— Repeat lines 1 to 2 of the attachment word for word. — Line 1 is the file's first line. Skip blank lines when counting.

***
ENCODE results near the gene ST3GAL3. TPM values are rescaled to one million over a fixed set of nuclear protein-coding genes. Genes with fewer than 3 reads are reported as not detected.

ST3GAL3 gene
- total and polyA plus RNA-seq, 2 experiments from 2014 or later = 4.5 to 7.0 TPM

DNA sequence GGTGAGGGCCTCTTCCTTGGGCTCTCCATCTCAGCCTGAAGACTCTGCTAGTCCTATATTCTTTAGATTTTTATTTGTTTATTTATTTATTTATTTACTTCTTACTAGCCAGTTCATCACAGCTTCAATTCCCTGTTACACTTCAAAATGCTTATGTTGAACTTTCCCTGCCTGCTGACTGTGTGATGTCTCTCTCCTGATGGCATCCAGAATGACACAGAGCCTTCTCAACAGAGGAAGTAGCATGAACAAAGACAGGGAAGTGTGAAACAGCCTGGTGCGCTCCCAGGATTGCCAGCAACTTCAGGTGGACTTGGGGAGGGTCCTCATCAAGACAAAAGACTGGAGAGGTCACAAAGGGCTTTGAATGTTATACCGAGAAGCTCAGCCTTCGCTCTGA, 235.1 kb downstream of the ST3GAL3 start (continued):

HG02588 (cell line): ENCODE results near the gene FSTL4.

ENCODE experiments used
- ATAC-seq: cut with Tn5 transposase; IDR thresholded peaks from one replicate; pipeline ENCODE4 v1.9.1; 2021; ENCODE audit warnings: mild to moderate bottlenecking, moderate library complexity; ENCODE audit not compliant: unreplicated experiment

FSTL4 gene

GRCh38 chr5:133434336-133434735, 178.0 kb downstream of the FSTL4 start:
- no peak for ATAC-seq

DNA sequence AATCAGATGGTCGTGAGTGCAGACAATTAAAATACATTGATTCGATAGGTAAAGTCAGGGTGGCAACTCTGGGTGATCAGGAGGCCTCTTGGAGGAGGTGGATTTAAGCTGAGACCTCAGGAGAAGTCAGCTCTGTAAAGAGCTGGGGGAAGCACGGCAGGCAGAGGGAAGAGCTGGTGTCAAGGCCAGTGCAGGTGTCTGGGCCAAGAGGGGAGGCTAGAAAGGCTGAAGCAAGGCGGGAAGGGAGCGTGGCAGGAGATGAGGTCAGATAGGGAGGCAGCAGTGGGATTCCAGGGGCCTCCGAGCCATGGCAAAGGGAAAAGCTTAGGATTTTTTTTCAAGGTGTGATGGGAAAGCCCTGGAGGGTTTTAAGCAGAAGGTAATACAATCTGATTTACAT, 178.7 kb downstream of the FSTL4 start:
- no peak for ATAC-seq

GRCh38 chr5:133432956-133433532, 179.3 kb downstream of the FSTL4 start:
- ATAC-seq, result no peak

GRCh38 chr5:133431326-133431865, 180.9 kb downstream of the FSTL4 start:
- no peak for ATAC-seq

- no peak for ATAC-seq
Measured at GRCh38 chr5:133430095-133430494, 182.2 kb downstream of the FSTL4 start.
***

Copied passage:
ENCODE results near the gene ST3GAL3. TPM values are rescaled to one million over a fixed set of nuclear protein-coding genes. Genes with fewer than 3 reads are reported as not detected.

ST3GAL3 gene